Partnerships / Acquisitions

Why It’s Time To Reboot The ISO’s Value Proposition

Just a few weeks left in 2019, and it will go down in history as the year of the payments mega-merger. The headlines were full of deals worth tens of billions of dollars, where consolidation has brought on a range of transaction-related services under the umbrella of large firms — now suddenly becoming larger.

For merchants, there may be some sense of unease as the post-merger landscape takes shape. Long-in-place relationships have now been acquired by other companies, and are part of a continuum of offerings where individualized attention was once the norm.

For independent sales organizations (ISOs), the once-coveted distribution channel for large processors, the uneasiness is growing even faster. ISOs are left with fewer options, and must make hard decisions about who they will partner with and why. Can ISOs afford to take off-the-shelf products to market, or should they offer customized solutions that solve business problems for their merchant customers?

Examining The Value Proposition

To that end, John Newton, vice president of strategic partnerships at First American Payment Systems, said in an interview with PYMNTS that the time is now for ISOs to examine the value proposition they offer to merchants. ISOs can benefit by taking a step back to see where they’ve been before deciding where they might be headed amid new risks and opportunities, he said.

Decades ago, “the value proposition that ISOs brought to the table was really one of ‘we can run transactions, as well as service your account,’” Newton told PYMNTS.

As the synergies of the mega-mergers come to fruition, he said, “many people who have been in the payments industry will find themselves presented with an opportunity to go out and start something new.”

Against that backdrop, ISOs have evolved to become what Newton termed “early indicators” of market ideas and trends at the merchant level — information and insight that, in turn, can be passed along to processors and technology partners.

Those partners, of course, design and make the products that are sold to the ISOs — and ultimately sold to the merchant. In this way, said Newton, the ISO enables cross-pollination that benefits all stakeholders, extending its value proposition well beyond the confines of the technology powering payments. That’s especially important as payments are increasingly embedded in technology solutions.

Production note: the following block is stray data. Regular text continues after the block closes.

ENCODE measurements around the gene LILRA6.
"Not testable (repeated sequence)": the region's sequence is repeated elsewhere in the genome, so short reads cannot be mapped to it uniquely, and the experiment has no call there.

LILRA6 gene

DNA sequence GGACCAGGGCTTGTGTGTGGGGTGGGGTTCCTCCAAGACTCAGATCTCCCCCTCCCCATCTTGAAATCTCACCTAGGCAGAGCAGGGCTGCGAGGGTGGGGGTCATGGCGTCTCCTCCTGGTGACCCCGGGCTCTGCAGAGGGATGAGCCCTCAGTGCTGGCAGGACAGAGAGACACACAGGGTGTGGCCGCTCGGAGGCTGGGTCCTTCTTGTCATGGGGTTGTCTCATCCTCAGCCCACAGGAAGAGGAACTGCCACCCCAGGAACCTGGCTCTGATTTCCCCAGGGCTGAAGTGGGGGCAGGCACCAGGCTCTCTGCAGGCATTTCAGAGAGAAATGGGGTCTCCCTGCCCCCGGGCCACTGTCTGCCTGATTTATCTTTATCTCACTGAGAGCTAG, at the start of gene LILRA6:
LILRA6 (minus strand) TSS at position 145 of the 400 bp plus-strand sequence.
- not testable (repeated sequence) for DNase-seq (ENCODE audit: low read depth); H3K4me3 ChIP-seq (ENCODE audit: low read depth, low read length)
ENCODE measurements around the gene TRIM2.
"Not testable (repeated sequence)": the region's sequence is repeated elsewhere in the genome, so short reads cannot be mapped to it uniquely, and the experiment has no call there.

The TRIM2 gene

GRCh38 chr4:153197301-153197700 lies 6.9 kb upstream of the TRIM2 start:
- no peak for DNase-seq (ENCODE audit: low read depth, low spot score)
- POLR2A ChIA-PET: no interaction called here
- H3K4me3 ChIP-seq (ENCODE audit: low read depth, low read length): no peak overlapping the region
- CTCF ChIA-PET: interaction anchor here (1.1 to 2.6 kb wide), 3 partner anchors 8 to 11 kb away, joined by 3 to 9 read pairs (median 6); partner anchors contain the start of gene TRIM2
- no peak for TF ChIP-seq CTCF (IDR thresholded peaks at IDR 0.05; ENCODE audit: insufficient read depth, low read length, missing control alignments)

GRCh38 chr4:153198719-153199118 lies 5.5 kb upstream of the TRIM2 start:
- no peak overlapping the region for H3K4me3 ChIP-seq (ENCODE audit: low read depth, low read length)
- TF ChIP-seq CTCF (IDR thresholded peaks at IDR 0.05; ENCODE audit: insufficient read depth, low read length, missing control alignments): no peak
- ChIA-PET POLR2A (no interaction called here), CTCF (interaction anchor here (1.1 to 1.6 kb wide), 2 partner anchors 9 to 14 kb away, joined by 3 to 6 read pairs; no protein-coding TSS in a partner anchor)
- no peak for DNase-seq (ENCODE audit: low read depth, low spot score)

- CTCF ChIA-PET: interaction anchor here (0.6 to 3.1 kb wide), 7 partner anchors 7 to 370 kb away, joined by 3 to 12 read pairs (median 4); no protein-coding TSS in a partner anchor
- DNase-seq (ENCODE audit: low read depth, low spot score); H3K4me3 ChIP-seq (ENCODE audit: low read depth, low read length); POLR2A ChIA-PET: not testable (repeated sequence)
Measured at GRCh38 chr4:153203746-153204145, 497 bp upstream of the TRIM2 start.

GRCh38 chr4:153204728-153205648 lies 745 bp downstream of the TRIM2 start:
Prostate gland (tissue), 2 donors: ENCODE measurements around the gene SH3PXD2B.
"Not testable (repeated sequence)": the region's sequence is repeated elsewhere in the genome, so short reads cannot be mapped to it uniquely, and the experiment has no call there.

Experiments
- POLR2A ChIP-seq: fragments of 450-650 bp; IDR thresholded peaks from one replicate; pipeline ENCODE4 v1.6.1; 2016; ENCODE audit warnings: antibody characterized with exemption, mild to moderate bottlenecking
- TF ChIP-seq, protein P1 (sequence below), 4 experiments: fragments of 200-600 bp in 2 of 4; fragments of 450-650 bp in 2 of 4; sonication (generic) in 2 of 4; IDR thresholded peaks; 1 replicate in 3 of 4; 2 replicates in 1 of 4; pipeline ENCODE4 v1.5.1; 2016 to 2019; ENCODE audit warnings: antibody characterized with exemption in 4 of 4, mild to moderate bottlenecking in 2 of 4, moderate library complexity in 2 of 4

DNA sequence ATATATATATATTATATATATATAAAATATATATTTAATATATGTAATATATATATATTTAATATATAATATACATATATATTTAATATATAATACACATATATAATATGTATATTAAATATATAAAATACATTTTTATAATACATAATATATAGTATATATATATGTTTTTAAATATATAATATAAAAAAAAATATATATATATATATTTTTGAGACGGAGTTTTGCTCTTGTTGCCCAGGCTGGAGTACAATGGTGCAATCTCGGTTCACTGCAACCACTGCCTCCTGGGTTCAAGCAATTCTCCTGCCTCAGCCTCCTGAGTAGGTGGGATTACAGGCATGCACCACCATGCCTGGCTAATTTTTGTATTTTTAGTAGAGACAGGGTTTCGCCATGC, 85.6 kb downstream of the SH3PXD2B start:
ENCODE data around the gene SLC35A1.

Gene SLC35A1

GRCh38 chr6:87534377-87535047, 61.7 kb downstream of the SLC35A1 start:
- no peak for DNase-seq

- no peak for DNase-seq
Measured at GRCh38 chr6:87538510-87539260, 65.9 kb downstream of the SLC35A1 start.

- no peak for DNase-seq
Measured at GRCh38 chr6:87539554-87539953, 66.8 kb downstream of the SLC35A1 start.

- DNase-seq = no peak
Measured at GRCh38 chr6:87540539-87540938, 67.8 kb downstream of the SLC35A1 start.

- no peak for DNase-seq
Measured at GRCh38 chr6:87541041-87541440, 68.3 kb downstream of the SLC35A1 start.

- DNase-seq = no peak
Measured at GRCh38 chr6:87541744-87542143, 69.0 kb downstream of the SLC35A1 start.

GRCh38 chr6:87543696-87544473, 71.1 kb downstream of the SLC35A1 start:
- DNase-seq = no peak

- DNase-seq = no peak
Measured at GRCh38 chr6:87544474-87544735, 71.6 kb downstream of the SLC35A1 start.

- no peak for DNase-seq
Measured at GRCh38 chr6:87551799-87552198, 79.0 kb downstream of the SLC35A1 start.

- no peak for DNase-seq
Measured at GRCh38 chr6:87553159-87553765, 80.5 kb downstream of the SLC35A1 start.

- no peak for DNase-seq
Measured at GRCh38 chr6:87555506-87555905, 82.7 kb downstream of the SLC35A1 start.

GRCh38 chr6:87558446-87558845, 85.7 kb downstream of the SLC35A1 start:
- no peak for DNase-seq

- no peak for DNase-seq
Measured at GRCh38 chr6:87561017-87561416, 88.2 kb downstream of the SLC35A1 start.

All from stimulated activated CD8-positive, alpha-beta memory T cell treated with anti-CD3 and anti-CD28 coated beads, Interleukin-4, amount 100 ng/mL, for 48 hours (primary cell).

To cement the role of trusted advisor, ISOs must look internally and ask, “If I am successful today, can I continue to do exactly what I'm doing and be successful tomorrow?” The answer to that, in many cases, is “maybe,” said Newton. To move beyond that “maybe” toward certainty, and to prepare for the demands of the future, ISOs must examine what they can offer merchants that need to solve day-to-day problems — a crucial transition.

To do so, said Newton, ISOs should look for processing partners that can evolve with them as they seek to expand their value proposition — offering a range of products and software-based technologies that include data analysis, APIs and levels of service that are increasingly useful to merchants.

Service is becoming the key differentiator. After all, smaller businesses are usually owned and operated by individuals who, or small teams that, wear several hats. The individual making and baking pizzas at a local establishment may be the same person tasked with managing schedules, human resources, ordering inventory and maintaining food prep.

ISOs can help smaller merchants by suggesting business software that reduces training time and expenses for day-to-day operations. They can also tailor payment operations that reduce the amount of cash on hand, but help merchants get paid faster, which improves operating cash flow. Along the way, Newton noted, ISOs can develop and market their expertise tied to a particular market segment or vertical.

“These ISOs are very successful in being ‘solutions experts,’ which I think ties into the emerging technology discussion, whether it’s across hardware or software platforms,” he said.

Other ISOs are adept at developing a “hook” that can cement relationships with merchants. That hook might come through cash discounts or reduced fees, which can boost clients’ margins.

The ISOs likely to be most successful in a post-merger payments realm will have all the components under one roof: industry, tech and data management expertise, and the aforementioned hook.

“At the end of the day, the merchant wants to interact with their business providers in the same way they interact through a personal relationship,” said Newton. “Anytime we have large mergers and consolidation in the industry, it breeds opportunity for folks to start something new to attack the market in a different way. And I see no reason why we won't see that coming out of these mergers as well.”



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